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ERIC Number: ED228329
Record Type: RIE
Publication Date: 1983-Apr-13
Pages: 16
Abstractor: N/A
Reference Count: 0
ISBN: N/A
ISSN: N/A
Physiological Implications of Testing Cues: A Profile of Test Anxiousness.
Kermis, Wm. J.
Anxiety is defined as the fear of the unknown. The construct of anxiety incorporates both psychological and physiological components. This study was designed to explore the association between psychometric results and physiological results. The association between perceived effects (i.e., psychological) and actual effects (i.e., physiological) of both helpful and disruptive testing cues also was explored. Nineteen high test anxious (HTA) and seventeen low test anxious (LTA) undergraduate students served as subjects. Statistical results obtained suggest that a difference exists for systolic blood pressure and arterial pulse rate between HTA and LTA subjects. Only the systolic blood pressure revealed a main effect for the treatment (i.e., disruptive and helpful testing cues). Although no treatment main effect was found for arterial pulse rate, results obtained for that measure were in agreement with the predicted values. That is to say, pulse rate was the greatest after the disruptive cues and the lowest after the helpful cues. Pulse rate was reduced after each of the relaxation sessions. Results of comparisons between perceived effects and actual effects revealed a definite association between psychological and physiological response to disruptive and helpful testing cues. As predicted, a signifiant correlation existed among all treatments. Once again, the implication is that if an individual's autonomic responses were elevated they would remain elevated, although the group, both HTA and LTA, fluctuated in response to those treatments. (Author)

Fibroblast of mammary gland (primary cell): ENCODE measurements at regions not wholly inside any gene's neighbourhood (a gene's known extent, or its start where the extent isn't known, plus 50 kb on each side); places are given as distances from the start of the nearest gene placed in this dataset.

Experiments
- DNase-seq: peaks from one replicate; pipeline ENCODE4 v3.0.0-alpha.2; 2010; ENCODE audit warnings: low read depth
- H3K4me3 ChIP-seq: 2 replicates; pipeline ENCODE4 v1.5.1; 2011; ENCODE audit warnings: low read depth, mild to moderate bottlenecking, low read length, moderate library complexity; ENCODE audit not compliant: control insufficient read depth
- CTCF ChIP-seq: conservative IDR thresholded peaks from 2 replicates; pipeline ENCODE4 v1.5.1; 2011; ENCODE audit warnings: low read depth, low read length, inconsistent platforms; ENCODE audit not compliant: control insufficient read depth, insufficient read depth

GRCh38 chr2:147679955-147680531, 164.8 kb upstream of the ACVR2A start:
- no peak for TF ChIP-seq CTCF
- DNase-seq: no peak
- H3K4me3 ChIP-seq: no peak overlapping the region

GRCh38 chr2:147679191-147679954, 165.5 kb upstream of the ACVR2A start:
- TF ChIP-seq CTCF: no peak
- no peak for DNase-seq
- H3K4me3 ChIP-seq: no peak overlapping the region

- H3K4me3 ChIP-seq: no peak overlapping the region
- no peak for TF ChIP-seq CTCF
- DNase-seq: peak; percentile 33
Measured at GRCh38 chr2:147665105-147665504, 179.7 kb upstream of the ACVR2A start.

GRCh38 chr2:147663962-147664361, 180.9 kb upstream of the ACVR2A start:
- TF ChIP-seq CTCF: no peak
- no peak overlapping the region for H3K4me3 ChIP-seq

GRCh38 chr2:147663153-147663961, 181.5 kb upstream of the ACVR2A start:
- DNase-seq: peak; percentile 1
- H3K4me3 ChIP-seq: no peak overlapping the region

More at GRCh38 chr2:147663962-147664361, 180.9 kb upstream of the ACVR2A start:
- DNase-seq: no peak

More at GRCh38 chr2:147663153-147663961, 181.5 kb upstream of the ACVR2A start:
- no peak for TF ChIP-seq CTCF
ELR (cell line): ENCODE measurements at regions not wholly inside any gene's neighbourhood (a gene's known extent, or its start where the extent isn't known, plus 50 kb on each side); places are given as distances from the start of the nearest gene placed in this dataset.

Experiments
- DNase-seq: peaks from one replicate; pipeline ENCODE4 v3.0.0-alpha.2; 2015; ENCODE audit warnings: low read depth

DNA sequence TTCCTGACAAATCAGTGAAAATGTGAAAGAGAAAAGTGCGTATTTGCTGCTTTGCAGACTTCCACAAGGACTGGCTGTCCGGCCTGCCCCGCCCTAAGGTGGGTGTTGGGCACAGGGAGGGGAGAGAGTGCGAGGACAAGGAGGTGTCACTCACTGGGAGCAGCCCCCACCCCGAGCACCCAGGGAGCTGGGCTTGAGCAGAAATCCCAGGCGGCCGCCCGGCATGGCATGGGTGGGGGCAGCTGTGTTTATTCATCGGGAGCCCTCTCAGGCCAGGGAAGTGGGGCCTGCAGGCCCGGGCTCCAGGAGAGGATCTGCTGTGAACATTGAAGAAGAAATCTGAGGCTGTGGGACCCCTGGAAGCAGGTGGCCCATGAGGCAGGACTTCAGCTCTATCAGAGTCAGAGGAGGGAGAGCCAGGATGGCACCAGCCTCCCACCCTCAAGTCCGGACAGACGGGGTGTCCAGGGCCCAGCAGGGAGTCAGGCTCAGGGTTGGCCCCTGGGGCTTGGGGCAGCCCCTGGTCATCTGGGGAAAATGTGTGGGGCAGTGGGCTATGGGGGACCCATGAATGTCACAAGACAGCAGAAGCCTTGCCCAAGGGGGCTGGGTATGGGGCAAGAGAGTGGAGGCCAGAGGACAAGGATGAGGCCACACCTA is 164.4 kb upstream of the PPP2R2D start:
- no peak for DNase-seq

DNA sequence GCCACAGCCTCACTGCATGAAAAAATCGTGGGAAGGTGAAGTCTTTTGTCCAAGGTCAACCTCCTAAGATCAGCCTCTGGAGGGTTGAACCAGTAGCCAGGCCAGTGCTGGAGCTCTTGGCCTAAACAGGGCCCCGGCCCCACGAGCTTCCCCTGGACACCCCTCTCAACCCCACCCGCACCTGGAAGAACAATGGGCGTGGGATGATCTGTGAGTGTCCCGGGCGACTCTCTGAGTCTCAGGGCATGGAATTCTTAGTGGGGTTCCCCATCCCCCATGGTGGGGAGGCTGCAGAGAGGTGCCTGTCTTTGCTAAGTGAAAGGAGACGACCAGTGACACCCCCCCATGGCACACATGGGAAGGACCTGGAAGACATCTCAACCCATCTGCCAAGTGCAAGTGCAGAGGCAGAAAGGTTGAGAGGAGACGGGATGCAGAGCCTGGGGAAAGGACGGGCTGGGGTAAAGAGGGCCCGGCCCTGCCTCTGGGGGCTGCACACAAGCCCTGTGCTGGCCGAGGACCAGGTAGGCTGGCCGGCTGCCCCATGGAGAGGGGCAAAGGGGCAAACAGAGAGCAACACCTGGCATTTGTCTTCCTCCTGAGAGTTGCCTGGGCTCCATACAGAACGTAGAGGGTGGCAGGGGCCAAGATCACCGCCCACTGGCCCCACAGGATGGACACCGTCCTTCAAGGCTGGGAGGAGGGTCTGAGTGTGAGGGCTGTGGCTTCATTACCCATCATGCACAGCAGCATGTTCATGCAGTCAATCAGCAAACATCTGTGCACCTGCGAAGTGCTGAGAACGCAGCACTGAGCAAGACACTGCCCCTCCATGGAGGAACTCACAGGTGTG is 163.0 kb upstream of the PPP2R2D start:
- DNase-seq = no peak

Publication Type: Speeches/Meeting Papers; Reports - Research
Education Level: N/A
Audience: N/A
Language: English
Sponsor: N/A
Authoring Institution: N/A
Identifiers: State Trait Anxiety Inventory (Spielberger); Test Cue Inventory (Kermis)
Note: Paper presented at the annual Meeting of the American Educational Research Association (67th, Montreal, Quebec, April 11-15, 1983).